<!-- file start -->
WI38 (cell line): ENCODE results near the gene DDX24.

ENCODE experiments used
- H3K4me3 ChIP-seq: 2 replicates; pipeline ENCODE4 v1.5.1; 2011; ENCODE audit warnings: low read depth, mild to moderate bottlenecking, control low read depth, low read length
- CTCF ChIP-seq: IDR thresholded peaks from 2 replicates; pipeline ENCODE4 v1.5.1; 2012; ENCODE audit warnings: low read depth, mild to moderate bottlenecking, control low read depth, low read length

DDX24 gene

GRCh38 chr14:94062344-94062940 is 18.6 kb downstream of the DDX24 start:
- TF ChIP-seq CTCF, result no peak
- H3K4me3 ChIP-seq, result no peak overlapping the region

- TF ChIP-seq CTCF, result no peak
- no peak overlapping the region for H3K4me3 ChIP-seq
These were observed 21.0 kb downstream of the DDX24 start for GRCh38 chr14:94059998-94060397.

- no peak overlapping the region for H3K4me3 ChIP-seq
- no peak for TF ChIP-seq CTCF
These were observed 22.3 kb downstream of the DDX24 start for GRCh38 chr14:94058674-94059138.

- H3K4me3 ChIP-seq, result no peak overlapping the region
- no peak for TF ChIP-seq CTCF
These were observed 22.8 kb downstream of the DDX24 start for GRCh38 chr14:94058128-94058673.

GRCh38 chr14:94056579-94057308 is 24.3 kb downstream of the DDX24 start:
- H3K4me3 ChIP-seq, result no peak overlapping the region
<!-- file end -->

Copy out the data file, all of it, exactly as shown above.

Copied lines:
WI38 (cell line): ENCODE results near the gene DDX24.

ENCODE experiments used
- H3K4me3 ChIP-seq: 2 replicates; pipeline ENCODE4 v1.5.1; 2011; ENCODE audit warnings: low read depth, mild to moderate bottlenecking, control low read depth, low read length
- CTCF ChIP-seq: IDR thresholded peaks from 2 replicates; pipeline ENCODE4 v1.5.1; 2012; ENCODE audit warnings: low read depth, mild to moderate bottlenecking, control low read depth, low read length

DDX24 gene

GRCh38 chr14:94062344-94062940 is 18.6 kb downstream of the DDX24 start:
- TF ChIP-seq CTCF, result no peak
- H3K4me3 ChIP-seq, result no peak overlapping the region

- TF ChIP-seq CTCF, result no peak
- no peak overlapping the region for H3K4me3 ChIP-seq
These were observed 21.0 kb downstream of the DDX24 start for GRCh38 chr14:94059998-94060397.

- no peak overlapping the region for H3K4me3 ChIP-seq
- no peak for TF ChIP-seq CTCF
These were observed 22.3 kb downstream of the DDX24 start for GRCh38 chr14:94058674-94059138.

- H3K4me3 ChIP-seq, result no peak overlapping the region
- no peak for TF ChIP-seq CTCF
These were observed 22.8 kb downstream of the DDX24 start for GRCh38 chr14:94058128-94058673.

GRCh38 chr14:94056579-94057308 is 24.3 kb downstream of the DDX24 start:
- H3K4me3 ChIP-seq, result no peak overlapping the region